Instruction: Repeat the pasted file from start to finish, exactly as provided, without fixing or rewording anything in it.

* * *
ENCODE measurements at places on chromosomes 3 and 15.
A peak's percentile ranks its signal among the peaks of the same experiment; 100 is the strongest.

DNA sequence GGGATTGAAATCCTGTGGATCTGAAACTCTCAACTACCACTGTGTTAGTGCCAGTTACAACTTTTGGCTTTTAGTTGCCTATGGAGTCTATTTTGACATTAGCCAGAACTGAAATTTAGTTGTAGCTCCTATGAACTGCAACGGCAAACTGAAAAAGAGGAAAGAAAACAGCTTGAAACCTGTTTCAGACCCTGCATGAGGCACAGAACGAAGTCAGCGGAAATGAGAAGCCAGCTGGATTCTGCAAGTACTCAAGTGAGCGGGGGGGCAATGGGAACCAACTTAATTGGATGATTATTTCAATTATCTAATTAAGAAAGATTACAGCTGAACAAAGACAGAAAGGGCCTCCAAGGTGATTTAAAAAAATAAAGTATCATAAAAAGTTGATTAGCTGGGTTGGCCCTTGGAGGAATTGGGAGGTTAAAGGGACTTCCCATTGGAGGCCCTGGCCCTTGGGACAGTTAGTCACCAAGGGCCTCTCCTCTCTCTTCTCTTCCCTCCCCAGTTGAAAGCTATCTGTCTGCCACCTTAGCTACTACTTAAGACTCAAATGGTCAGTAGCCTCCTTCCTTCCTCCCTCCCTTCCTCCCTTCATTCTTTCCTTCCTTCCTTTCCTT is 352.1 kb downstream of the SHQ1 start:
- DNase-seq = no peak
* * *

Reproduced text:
ENCODE measurements at places on chromosomes 3 and 15.
A peak's percentile ranks its signal among the peaks of the same experiment; 100 is the strongest.

DNA sequence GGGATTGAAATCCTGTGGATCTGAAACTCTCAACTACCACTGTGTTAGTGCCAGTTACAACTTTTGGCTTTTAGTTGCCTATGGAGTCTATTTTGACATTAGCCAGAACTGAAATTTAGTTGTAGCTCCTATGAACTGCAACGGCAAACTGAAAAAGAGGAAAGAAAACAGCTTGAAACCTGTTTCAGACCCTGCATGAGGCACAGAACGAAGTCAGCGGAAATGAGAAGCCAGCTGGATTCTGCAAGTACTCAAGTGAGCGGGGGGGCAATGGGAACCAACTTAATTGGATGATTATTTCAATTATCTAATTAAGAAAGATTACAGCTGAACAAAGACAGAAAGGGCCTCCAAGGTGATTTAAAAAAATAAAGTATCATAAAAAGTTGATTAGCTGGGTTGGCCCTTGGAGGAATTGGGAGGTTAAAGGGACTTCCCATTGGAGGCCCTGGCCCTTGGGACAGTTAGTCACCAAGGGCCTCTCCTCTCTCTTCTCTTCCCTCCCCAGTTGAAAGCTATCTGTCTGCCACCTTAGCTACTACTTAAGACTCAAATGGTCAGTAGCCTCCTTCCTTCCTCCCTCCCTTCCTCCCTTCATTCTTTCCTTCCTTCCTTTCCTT is 352.1 kb downstream of the SHQ1 start:
- DNase-seq = no peak